Alberto Mingardi  

Taxi drivers of the world, unite!

PRINT
Dear Reader Almost Pass... The Missing Arguments...

On Wednesday last week, taxi drivers all over Europe protested and went on strike against Uber. Uber is set to conquer the European market, in spite of allegations of illegality of the services it provides under current EU regulations.

Uber has chosen an uneasy path: it challenges existing regulations, rather than investing into the political process to get them eased down. Taxi drivers have proved to be, over time, a tremendously resilient interest group. I'll give the example I'm most familiar with. In Italy, we have been talking about liberalising taxi drivers' licenses for some fifteen years now. My Institute used to promote a proposal first advanced by Franco Romani, a great man and a wonderful scholar of law and economics. The problem with increasing the number of taxi drivers, as seen by those who are already in this trade, is the erosion of the value of their license. Romani proposed to liberalise by doubling the number of licenses available. Instead of issuing new ones, taxi drivers would be assigned a second one. If they all agreed that they didn't want more competitors, they could simply burn the second licenses. Or they could think about it and start to trade them. Instead of thinking about the loss of value of their own license (which they'll verify once they retire and try to sell it to somebody else), they could focus on ripping an immediate gain out of the sale of the second one.

Over the years, I talked about this with many taxi drivers. Not surprisingly, they didn't like the idea. People tend to be naturally conservative, and even more so those that were raised in an uncompetitive environment. They prize stability and tranquility over the potential and yet unsure gain of a second license. Of course, no municipality in Italy has ever tried this strategy: thus, we have no experiment to rely upon.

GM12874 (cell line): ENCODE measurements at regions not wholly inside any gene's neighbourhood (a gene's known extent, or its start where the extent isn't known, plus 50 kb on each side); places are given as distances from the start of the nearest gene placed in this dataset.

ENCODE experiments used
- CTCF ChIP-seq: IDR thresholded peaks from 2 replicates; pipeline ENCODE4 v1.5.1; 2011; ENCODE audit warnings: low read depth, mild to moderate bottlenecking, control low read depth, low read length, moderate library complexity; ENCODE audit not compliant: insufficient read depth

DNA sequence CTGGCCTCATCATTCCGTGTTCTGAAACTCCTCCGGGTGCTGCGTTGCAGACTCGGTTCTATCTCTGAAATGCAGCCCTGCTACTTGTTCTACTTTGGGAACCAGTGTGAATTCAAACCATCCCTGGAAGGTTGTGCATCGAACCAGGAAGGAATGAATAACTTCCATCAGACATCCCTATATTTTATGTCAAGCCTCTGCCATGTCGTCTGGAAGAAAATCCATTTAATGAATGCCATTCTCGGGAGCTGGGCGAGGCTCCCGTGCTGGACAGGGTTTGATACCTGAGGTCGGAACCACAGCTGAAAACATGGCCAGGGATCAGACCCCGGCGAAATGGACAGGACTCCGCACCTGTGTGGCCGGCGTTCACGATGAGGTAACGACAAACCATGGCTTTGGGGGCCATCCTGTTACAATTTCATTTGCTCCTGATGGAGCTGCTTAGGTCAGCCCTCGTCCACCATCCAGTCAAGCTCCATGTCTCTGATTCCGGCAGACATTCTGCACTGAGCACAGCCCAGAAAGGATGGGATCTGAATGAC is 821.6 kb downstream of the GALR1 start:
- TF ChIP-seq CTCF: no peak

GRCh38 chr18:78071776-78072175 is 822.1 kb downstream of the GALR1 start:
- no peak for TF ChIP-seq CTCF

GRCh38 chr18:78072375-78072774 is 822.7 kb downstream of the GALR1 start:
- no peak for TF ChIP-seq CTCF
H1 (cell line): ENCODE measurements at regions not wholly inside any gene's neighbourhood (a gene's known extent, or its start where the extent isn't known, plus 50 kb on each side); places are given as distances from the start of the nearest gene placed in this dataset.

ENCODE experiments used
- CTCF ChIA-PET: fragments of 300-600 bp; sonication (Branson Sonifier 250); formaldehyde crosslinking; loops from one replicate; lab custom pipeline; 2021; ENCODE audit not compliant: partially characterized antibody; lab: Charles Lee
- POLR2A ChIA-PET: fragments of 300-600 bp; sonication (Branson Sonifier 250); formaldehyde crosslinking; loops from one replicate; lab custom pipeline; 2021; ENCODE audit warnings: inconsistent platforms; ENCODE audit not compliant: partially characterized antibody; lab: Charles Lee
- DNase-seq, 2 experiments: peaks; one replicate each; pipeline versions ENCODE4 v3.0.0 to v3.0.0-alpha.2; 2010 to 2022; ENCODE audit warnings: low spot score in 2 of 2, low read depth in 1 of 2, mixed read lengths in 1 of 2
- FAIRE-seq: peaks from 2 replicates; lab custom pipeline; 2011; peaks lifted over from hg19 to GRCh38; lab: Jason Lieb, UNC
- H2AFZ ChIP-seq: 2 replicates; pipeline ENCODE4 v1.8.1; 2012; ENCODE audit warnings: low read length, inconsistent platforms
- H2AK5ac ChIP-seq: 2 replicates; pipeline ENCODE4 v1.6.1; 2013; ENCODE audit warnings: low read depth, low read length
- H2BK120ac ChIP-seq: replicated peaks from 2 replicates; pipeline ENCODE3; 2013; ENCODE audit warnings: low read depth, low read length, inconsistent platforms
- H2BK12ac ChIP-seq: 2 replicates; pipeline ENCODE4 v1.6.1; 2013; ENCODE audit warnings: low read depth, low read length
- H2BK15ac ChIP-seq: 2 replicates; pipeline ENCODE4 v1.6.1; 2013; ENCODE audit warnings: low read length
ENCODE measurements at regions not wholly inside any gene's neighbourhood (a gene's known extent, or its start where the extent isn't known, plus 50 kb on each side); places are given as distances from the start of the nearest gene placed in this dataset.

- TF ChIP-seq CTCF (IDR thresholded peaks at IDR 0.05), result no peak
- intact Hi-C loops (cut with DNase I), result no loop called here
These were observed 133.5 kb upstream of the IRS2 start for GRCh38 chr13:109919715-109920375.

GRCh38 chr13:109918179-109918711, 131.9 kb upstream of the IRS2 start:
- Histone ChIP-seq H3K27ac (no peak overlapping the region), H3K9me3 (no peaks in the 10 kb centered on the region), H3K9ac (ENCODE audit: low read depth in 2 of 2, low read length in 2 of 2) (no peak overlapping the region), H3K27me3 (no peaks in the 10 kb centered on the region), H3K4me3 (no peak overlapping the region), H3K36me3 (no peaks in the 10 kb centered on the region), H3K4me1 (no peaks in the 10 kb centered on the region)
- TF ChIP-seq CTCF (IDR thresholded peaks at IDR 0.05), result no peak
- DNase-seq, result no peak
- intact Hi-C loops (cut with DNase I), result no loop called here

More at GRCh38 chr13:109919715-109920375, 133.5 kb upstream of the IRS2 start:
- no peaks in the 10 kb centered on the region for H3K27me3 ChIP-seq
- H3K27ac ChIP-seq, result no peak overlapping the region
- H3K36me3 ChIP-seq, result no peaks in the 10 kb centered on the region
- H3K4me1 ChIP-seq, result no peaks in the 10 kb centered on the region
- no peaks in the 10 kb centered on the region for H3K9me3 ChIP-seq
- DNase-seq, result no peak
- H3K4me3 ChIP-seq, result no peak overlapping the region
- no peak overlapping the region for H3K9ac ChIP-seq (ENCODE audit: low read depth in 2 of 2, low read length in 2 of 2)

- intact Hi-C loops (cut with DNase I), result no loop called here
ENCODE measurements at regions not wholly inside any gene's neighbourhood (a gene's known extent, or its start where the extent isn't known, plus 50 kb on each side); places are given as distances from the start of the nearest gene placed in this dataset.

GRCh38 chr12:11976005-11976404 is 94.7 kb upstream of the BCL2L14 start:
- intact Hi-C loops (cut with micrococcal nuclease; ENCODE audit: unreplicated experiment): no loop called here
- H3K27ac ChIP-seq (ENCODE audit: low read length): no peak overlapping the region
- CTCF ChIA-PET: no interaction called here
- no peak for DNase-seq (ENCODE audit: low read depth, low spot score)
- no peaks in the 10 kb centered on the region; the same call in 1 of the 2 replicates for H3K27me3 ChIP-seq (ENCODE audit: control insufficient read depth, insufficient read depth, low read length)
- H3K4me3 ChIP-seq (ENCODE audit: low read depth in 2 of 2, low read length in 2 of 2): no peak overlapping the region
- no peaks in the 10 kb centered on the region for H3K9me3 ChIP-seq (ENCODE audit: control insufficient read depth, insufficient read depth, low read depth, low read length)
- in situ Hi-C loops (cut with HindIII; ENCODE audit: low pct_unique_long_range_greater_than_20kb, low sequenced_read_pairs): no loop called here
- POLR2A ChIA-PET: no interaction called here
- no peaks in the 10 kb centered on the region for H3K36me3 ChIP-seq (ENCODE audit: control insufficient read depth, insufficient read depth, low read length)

Uber has been a game changer, and now the problem is technology, not a proliferation of new licenses.

I found fascinating that the taxi drivers succeeded in mobilising in unison, all over Europe. Indeed, Uber is a global company: but it is remarkable that protestors succeeded in organising globally too. It is also fascinating that taxi drivers' interests are homogeneous, regardless of the fact they do operate in Berlin, London or Milan. There are minor differences in taxi regulation, but they followed a remarkably similar path. London is the only place where the taxi system is somewhat more "meritocratic", as drivers need to pass through an apparently highly complicated examination. So, their anti-Uber rhetoric actually sounds better: "Why should we have to go through that examination process, when people can just go and rent a Mercedes car and work up here, just because they've downloaded an app?"

But, at the end of the day, the story is rather simple and similar everywhere. The number of taxiS allowed to operate has been limited over time. Black cars were forbidden to pick up passengers on the street. Now technology makes that available, but also allows for simple citizens to attempt to provide a similar service, if they want to (UberPop). In the world of GoogleMaps and GPS, you don't need to paint your car white (as in Milan) or black (as in London) to signal that you'd be happy to transport people if they're to be charged.

The famous final sentence of Marx and Engel's Manifesto, "Proletarians of all countries, Unite!", was famously popularised in "Proletarians of the World, Unite. You have nothing to lose but your chains!". In the case of taxi drivers, they do unite precisely because they feel they have much to loose.